Review: The Virgin Cure – Ami McKay

Like many of you, I’ve been waiting two years for Ami McKay’s newest book, “The Virgin Cure” and I gotta say, it was well worth the wait! It isn’t a secret that I’m a fan of Ami’s, I’ve been an advocate since her first book “The Birth House” simply because she’s got a real talent when it comes to her art.

Set against a 1871 Lower Manhattan backdrop, we’re first introduced to a young female physician by the name of Dr. Sadie who sets the stage to this charming historical fiction book. She has written a note to the reader that reads,

In the pages that follow, you will find her story, told in her own words, along with occasional notes from my hand.

In true Ami McKay form, the “occasional notes” are sidebars filled with little tidbits of information and beautiful diagrams. The character Dr. Sadie was based on Ami McKay’s great great grandmother, Dr. Sarah Fonda Mackintosh. She was one of the first graduates of The Women’s Medical College of the New York Infirmary for Indigent Women and Children.

Moth is a resilient little girl who, at the ripe age of 12 yearns for a simple hug from her Mother (who’s unwilling to provide one). She’s growing up in the slums of New York City where people expect the worst from you the second you’re old enough to stand. Her Mother works as a Gypsy Fortune Teller and many in the town thinks she’s crazy, in relation to how she behaved when Moth’s Father ran off with another woman in town. Needless to say, they don’t have two nickles to rub together. So when Moth’s Mother gets the opportunity to sell her daughter as a servant to a woman by the name of Mrs. Wentworth, she strikes while the iron’s hot and sells her daughter for a small amount of coins.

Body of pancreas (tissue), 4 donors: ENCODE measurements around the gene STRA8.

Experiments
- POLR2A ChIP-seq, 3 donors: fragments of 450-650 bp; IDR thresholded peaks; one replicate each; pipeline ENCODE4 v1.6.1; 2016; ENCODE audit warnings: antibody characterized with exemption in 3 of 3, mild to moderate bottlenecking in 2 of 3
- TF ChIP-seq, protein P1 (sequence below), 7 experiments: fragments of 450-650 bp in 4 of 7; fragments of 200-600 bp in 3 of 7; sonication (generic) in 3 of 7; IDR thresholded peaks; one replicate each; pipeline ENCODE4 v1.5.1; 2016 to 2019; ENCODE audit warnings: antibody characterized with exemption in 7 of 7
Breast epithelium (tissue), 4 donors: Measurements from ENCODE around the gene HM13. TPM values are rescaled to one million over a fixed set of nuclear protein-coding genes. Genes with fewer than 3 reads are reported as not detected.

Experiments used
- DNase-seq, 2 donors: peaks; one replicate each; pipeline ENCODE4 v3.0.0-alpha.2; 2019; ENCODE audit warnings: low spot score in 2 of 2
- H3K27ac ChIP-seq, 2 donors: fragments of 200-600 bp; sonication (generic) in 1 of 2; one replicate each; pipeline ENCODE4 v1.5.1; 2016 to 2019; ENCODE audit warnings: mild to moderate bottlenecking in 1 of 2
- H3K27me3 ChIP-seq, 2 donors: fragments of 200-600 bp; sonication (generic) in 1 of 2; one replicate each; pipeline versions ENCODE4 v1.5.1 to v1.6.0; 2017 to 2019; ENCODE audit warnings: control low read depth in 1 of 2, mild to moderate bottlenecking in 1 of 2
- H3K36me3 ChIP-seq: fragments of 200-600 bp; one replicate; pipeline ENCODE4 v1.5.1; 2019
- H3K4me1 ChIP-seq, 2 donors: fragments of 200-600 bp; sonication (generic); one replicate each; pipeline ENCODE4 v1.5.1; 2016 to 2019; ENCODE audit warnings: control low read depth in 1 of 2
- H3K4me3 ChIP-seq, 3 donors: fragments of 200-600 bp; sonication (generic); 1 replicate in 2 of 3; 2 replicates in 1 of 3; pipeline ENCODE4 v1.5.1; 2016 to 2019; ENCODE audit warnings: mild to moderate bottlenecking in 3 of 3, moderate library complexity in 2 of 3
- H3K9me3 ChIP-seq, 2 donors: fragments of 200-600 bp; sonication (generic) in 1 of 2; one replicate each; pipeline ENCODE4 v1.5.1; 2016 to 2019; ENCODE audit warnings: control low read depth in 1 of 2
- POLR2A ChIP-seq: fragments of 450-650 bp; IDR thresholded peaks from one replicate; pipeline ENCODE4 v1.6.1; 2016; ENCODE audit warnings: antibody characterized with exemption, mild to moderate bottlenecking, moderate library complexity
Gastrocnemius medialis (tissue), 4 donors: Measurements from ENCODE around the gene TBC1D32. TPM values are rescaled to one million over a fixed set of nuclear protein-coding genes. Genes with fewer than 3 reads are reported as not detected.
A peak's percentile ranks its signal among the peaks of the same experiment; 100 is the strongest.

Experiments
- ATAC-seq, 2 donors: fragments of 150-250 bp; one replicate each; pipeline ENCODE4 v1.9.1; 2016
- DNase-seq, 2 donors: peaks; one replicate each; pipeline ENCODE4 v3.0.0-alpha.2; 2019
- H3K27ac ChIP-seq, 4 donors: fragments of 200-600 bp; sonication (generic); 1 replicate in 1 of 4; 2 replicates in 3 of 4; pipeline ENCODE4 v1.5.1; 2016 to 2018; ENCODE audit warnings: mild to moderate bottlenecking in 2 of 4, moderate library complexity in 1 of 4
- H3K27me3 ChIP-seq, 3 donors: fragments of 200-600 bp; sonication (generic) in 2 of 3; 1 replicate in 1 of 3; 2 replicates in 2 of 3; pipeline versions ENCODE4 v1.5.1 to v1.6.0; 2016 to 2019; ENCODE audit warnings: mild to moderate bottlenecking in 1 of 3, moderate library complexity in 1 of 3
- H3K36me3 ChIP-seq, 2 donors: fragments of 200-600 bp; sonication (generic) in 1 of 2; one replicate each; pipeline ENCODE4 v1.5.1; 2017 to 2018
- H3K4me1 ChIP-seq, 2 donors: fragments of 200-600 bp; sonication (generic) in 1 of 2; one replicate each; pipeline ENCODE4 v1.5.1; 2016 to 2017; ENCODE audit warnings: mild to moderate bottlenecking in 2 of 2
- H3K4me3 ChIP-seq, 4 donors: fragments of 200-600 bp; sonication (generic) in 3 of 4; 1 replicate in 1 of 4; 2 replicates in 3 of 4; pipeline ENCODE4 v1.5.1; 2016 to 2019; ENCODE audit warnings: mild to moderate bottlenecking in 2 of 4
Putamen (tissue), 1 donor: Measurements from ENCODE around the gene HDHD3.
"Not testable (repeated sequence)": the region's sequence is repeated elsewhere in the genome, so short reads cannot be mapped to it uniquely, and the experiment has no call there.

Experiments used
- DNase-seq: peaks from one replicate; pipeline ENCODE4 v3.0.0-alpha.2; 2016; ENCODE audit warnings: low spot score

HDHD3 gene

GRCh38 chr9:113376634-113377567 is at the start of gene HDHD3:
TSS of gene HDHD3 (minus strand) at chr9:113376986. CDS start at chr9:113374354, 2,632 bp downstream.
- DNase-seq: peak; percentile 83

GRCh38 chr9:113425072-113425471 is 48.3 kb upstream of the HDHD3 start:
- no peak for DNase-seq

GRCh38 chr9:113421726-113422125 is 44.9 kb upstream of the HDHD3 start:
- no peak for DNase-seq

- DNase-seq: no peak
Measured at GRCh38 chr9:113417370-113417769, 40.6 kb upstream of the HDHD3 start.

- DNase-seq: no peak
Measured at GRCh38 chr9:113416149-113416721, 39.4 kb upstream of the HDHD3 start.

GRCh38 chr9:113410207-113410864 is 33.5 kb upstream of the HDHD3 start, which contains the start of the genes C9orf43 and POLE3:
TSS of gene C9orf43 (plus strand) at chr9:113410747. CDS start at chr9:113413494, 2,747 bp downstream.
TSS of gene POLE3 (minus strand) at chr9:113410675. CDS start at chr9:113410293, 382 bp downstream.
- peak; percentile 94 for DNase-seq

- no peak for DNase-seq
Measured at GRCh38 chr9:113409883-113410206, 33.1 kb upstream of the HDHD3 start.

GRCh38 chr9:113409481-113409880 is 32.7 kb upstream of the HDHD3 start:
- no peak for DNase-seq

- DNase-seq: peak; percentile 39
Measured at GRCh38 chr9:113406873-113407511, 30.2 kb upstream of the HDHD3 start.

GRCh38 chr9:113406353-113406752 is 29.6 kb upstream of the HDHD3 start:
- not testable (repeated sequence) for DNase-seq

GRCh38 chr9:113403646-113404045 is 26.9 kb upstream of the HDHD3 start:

Using her “street sense”, Moth spends endless hours looking after every need Mrs. Wentworth requests, bathing, clothing, feeding, etc… Hurt and betrayed from her Mother she composes a letter to her Mother that is likely never sent, it reads,

Dearest Mama,
I am doing my best to please Mrs. Wentworth.
I hope my wage proves to be enough.
Did you know I was to be a lady’s maid?
It’s better than serving in teh scullery, but more
difficult than you can imagine.
I have much to learn.

I miss you.
I miss hearing my name.
Your daughter,

There is only so much a young girl can take after being treated much worse than your average maid and Moth has to figure out a way to make it in the world with no money and the clothes on her back. She winds up in a completely different universe when she walks into the doors of Miss Everett’s; a brothel known as ‘The Infant School’. Born with ‘Black Dutch’ characteristics, Miss Everett ignores Dr. Sadie’s suggestion that Moth looks too young and sees nothing but dollar signs when she takes Moth under her wing to become a ‘near whore’.

Moth, of course is willing to do whatever it takes to make friends and have a regular meal placed in front of her every day, but at what cost? We enter a world with this young girl, who is growing up in a world that brings true meaning to the term, ‘survival of the fittest’. Ami McKay has created yet another story that leaves you wanting more. She has the ability to create characters that leave a lasting impression on you. I read this book in one sitting in the Porter lounge and on the first leg of my plane ride home to a wedding in August and I’ve been pushing the book on friends and family ever since, because McKay has written a book that deserves a full afternoon of reading.

There is also a really fabulous book trailer attached to this book as well that is worth checking out:


5 thoughts on “Review: The Virgin Cure – Ami McKay

  1. Kailana says:

    This was a great book! I haven’t written my review yet, but it seems like everyone else is much more organized than me. I am looking forward to her next release.

  2. Wandering Coyote says:

    Ah, thank you for reminding me that today is the day this comes out, so I should get going on my own review. I really enjoyed the book a lot, though I thought the ending was a little too quick and tidy. I think The Birth House is still my favourite of Ami’s, though.

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